Mike Hampton
Mike  Hampton

Assistant Coach

Alma Mater:
Clemson '97

Mike Hampton enters his 15th season at St. John's as the program's recruiting coordinator and hitting coach. A former collegiate All-American and fourth round draft choice, Hampton's keen eye for talent has given St. John's a presence in every level of competitive baseball.

Hampton has coached 44 players that have been drafted or signed to professional contracts in his tenure, including four Major Leaguers.

St. John's had five players selected in the 2013 MLB Draft, including a fourth round pick in Ryan Horstman. The five-man 2013 draft class came just one season after St. John's also had five players taken in the 2012 MLB Draft, including four in the top six rounds. Jeremy Baltz, the second two-time All-American in program-history and the first BIG EAST player since 2002-04 to earn three first team All-Conference selections, highlighted the 2012 Draft Class with a second round selection.

All-American Joe Panik, a first round selection of the San Francisco Giants, highlighted a group of four players that went on to play professionally in 2011. St. John's had four players drafted in 2010 as well as two 2009 draft picks after a five-man 2008 Draft Class that featured future Major Leaguer Scott Barnes, who was drafted by the Giants in the eighth round.

Future Major Leaguer Rob Delaney signed as an undrafted free agent in 2006 and a record seven players were signed to professional contracts in 2005, including a record six selected in the MLB Draft. Among the players selected that season were two future Major Leaguers: first rounder Craig Hansen and 12th round pick Anthony Varvaro.

St. John's set new school-records in runs (473), hits (750), RBI (457) and doubles (150) in 2010 as a prolific offense helped the squad win a school-record 43 games. Jeremy Baltz earned NCBWA National Freshman Hitter of the Year honors and was named the Louisville Slugger National Freshman Player of the Year after leading the nation's freshman--and setting new single-season school-records--in both home runs (24) and RBI (85). The first consensus All-American in school-history, Baltz and classmate Kyle Hansen each earned Freshman All-America honors to give St. John's at least one freshman All-American in four-straight seasons.

A potent offense that ranked sixth in the country in batting average (.349) in 2009 also broke school-records in batting average, runs scored (473), RBI (440) and doubles (149). For a third-straight season, St. John's had a freshman All-American as Joe Panik earned the accolades after a rookie campaign in which the shortstop batted .332 with 11 doubles, five home runs and 47 RBI. Tim Morris also earned third team All-America honors and first team All-BIG EAST accolades after batting .415 with 17 doubles, 12 home runs and 62 RBI.

The 2008 squad featured a balanced offense as the team combined to bat .301 and four starters batted over .340 on the season. The team, which featured a school-record tying eight All-BIG EAST selections, racked up 113 doubles, 40 home runs and 20 triples to post a .439 team slugging percentage. For the second-straight season, the Red Storm had a freshman All-American as Paul Karmas earned the honors after a rookie campaign in which the designated hitter batted .312 and led the team in hits (68), doubles (17) and RBI (45).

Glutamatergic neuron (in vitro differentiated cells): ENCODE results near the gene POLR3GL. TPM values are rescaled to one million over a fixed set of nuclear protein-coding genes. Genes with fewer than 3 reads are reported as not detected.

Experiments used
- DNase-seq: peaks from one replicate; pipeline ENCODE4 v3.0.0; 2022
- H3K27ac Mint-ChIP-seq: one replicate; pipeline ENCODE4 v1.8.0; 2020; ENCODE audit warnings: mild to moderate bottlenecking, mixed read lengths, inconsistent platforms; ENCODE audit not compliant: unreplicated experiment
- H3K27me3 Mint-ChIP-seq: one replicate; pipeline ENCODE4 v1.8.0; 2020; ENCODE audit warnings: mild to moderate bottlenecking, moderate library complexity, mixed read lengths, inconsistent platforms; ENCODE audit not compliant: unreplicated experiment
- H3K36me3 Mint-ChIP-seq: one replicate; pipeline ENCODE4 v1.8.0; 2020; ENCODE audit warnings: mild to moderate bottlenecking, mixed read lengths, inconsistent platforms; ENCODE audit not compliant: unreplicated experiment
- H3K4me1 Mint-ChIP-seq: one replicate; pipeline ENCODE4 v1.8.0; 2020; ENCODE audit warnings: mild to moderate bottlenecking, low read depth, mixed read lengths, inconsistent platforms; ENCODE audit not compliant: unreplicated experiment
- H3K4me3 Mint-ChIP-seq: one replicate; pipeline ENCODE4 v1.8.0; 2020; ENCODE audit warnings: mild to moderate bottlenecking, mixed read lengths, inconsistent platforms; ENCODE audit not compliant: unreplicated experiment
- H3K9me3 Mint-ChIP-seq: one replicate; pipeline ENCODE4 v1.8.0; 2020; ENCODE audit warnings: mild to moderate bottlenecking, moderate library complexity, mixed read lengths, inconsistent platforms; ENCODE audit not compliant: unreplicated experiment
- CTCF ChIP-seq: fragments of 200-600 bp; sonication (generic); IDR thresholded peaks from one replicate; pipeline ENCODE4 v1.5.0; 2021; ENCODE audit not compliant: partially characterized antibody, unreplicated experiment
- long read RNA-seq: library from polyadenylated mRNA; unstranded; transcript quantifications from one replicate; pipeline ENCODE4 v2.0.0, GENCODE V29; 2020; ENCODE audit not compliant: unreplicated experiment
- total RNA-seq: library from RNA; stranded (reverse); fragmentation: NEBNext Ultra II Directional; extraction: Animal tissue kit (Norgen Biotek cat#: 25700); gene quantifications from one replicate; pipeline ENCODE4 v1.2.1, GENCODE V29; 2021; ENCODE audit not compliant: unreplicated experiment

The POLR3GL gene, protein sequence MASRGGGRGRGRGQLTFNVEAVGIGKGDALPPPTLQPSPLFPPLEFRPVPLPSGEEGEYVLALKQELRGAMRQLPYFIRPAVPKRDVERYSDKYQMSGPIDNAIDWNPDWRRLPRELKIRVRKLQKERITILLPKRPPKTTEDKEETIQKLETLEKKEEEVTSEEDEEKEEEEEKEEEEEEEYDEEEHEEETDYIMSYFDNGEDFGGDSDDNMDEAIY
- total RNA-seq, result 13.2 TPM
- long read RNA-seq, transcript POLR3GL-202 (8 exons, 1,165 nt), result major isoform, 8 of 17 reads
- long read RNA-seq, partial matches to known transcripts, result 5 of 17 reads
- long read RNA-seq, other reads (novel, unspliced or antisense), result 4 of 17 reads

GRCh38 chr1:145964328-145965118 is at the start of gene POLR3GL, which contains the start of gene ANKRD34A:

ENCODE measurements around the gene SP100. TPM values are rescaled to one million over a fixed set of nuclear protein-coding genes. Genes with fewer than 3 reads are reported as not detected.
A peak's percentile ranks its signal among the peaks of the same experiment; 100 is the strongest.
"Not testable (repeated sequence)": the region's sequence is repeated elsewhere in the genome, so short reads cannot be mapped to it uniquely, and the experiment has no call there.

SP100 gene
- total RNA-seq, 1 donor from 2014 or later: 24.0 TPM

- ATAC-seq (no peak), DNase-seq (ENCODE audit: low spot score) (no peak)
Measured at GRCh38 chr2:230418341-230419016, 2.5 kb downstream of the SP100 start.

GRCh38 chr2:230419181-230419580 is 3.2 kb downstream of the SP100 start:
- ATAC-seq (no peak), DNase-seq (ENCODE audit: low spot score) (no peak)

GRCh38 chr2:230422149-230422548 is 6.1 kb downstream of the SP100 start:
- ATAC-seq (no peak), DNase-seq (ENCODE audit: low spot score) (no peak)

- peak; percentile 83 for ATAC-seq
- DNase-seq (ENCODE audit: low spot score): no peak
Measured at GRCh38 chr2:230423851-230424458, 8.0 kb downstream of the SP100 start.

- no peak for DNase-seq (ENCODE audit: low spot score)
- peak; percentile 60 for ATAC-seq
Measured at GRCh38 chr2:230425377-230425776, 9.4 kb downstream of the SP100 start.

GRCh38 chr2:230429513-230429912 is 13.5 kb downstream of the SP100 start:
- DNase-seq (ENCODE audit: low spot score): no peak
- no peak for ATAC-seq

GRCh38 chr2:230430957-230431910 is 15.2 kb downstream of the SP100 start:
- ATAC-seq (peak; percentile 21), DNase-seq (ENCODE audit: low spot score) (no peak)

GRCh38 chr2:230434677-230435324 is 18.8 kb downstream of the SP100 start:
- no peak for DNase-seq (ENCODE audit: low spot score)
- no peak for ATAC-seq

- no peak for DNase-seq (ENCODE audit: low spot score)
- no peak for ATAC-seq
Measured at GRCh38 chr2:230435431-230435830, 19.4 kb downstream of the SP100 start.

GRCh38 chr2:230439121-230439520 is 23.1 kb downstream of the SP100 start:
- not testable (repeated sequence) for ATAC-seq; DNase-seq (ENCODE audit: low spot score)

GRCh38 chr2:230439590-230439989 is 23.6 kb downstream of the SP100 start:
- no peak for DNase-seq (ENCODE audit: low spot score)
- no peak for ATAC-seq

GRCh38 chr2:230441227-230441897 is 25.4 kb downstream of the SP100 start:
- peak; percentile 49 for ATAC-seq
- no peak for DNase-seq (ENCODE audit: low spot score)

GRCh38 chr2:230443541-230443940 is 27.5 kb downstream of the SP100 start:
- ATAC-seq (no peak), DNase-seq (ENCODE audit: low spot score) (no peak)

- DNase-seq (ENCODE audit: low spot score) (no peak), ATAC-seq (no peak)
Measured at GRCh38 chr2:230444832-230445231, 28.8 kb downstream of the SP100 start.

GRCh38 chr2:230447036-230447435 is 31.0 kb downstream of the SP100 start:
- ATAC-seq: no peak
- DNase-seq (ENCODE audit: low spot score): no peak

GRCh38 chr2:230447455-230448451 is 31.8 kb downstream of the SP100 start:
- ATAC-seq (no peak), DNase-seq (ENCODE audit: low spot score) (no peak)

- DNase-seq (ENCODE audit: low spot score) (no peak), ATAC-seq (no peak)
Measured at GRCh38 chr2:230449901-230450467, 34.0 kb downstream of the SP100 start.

Following a 2006 season in which the squad ranked eighth in the country in batting average (.328), St. John's finished seventh in the country in average (.326) and 12th in the country in scoring in 2007. The squad also set new single-season school-records in runs (458), hits (713), RBI (422) and doubles (126). Brian Kemp batted .348, totaled 80 hits, scored a team-best 53 runs and added 25 stolen bases en route to earning freshman All-America honors.

Hampton came to St. John's from BIG EAST Conference rival West Virginia, where he served as the Mountaineers hitting coach from 2000-01. He spent the 1999 season as a volunteer assistant on Jack Leggett's staff at Clemson.

Prior to his stay at Clemson, Hampton played professionally in the Cincinnati Reds organization and advanced to High-A before retiring due to injury.

A fourth-round draft choice by the Reds, Hampton was an All-American third baseman for Leggett at Clemson, helping the Tigers to a 57-18 record and the nation's No. 1 ranking for a portion of the 1994 season.

A native of Colorado Springs, Colo., Hampton spent the summer of 2001 in the Coastal Plain League as the head coach for the Wilmington Sharks and the summer of 1999 as an assistant for the Thomasville Hi-Toms, also of the CPL.

Hampton earned his master's degree in athletic coaching education from West Virginia in 2001, and his bachelor's degree in biological science from Clemson in 1997.

Hampton resides in Seaford, N.Y., with his wife, Lisa, and son, Jack.


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